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Holiday Macrobiotic Cooking
Enjoying the holidays with family, friends and neighbors is certainly a fun-filled experience especially with heart warming, fresh, wholesome, and healthy foods. Macrobiotic cooking means knowing how to create balance between available foods and the outside weather conditions. It also means creating attractive dishes that are simple, delicious and energizing.

As fall changes into the coldness of winter with the snows and chilly days, warming soups, stews and hearty meals are what's in store. The season brings everyone inside for comfort and warmth. It just seems so natural that our foods in winter would be warmer, stronger, and more satisfying. With the use of longer cooking methods, and an emphasis on stored root vegetables and newly harvested grains in our cooking, we can feel very healthy from the food we eat.

Food is the most important foundation of life affecting everything we do. Food is first cooked, then chewed, then digested and eventually changes into our cells and thoughts. When a cook knows we truly are what we eat, then a new level of awareness comes into the food preparation. It can become an act of love for humanity. A great cook knows the personal joy of providing for others' health and prosperity with a delicious hearty soup, nourishing main dish, an appetizing side dish and a couple of "to LIVE for" desserts.

Here's a fresh, wholesome, healthy dinner I served just the other night at our Thursday and Friday evening community dinners in Newton, MA. These are really simple. At least I think so. If I could do them, you can!

1 medium butter nut squash
1 medium size onion
1/2 cup oatmeal
1 tablespoon sesame oil
1 teaspoon Celtic Sea Salt
1 quart filtered water
1 tablespoon Chickpea miso

This soup is very creamy. You will hear ooohs and aahhs from your guests. In a hot pressure cooker, pour some sesame oil and add a cup of chopped onions, a 1/2 cup of oatmeal flakes and a cut-up butternut squash. SautŽ until the onions are translucent. Add a teaspoon of Celtic Sea Salt and a quart of water. Bring to pressure. Then let the food cool for a while. Open the pressure cooker and blend with a large tablespoon of South River Chickpea Miso. Simmer and garnish with thinly sliced scallions. Serve HOT!

1 medium onion
1 lb. Kasha
1 teaspoon Celtic Sea Salt

This hearty Russian dish will warm everyone. It is also very filling. In a large 5- qt. pan, sautŽ for five minutes one medium onion and 1 lb. of Kasha with a teaspoon of sea salt. Add a quart of water. Let it simmer for 35 minutes or longer. Serve.

1 oz. Arame seaweed
1 clove garlic
1 pkg. tempeh
3 carrots cut julienne style 
1 tablespoon Nama Shoyu
1 lb. Cranberries

Soak 1 oz. of arame in water. Mince a clove of garlic while a fry pan is warming on the stove. Cut tempeh into 1 in. cubes. Add olive oil to pan. SautŽ tempeh and garlic for a few minutes until golden brown. Add sliced carrots, cranberries and soaked arame. Cook for 10 minutes. Add Shoyu. Simmer one more minute. Serve.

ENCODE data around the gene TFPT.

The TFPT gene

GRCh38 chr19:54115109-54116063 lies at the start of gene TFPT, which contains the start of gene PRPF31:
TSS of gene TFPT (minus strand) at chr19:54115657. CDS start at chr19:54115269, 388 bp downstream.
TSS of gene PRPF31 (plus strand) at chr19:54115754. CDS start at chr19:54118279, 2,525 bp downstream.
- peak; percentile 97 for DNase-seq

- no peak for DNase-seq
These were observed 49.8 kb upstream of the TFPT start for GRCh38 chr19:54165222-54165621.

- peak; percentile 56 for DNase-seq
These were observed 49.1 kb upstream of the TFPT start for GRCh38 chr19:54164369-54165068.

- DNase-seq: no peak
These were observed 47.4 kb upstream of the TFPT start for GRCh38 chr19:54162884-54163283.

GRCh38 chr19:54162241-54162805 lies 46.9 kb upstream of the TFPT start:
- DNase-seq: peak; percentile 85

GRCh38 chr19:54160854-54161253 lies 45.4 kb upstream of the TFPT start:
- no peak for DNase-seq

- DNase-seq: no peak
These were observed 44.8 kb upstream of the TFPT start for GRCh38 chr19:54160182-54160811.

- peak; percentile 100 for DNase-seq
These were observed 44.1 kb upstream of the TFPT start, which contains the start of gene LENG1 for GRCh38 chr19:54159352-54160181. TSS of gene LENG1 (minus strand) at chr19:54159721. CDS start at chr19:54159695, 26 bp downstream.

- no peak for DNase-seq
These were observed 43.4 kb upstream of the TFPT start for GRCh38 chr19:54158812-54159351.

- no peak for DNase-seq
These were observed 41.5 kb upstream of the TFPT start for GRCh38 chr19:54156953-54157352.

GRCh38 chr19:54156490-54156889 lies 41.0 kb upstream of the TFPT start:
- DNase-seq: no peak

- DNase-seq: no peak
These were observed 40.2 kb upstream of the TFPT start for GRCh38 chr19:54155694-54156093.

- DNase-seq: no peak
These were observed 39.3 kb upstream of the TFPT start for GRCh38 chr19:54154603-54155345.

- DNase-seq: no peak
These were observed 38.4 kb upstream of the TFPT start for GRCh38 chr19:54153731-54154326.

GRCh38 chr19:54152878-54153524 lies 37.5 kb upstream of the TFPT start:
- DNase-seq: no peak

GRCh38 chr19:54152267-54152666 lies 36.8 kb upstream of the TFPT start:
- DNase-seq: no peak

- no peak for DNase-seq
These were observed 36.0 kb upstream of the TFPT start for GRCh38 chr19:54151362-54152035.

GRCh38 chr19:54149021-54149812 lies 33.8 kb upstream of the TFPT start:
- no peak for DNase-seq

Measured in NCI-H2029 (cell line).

1 head of Napa Cabbage
1 tablespoon Celtic Sea Salt

Rinse Napa Cabbage. Shake off excess water. Slice into bite size pieces. Place in a 2 quart pickling pot and add sea salt. Sweat cabbage. (Knead it like kneading bread.) Add clean weights to the cabbage and let sit for at least 5 hours. Rinse to desired taste. Serve.

APRICOT MOUSSE: (Topped with a Vanilla Custard)
2 quarts Apple Juice
1/2 cup agar- agar flakes
1 cup dried apricots
1 tablespoon tahini
1/2 cup oatmeal

In a large pan, add apple juice, apricots, tahini, oatmeal and agar-agar flakes. Bring to boil. Simmer 10 minutes. Allow to cool a bit. BLEND. Place in decorative bowl. Allow to set. Pour on Vanilla Custard. (See below.) Refrigerate and serve in four (4) hours.

1 pint amazake
1 pint rice milk
2 tablespoon rice syrup
2 tablespoon kuzu mixed with cold water
1 teaspoon vanilla extract
1 tablespoon sliced almonds

Pour amazake and rice milk into a sauce pan. Add rice syrup. Mix kuzu and cold water and add to pan. Bring to boil. Add vanilla. Let it cool for a while. Pour mixture over Apricot Mousse. Refrigerate.

There are probably a few items or ingredients that are unfamiliar to some. If there are questions on the recipes, please feel free to call me at 617-964-2951. Happy Holidays to all and to all a good meal.

David Snieckus is a graduate of the world-renowned Kushi Institute and has been practicing Macrobiotics since 1977. His passion is to share his knowledge and experience and invoke self-awareness in others so that they may experience optimum health and happiness. For more information on Macrobiotic consultations, cooking classes, catering services, (including for retreats) and community dinners, contact David Snieckus at (617) 964-2951 or e-mail:

Side note: Enjoy a Holiday at Sea! A voyage to health and well-being with specially prepared organic and natural foods, yoga, meditation and more will set sail at sea to Western Caribbean ports of call including Key West, Mexico, Jamaica and Grand Cayman from February 29 to March 7, 2004. For more information, go to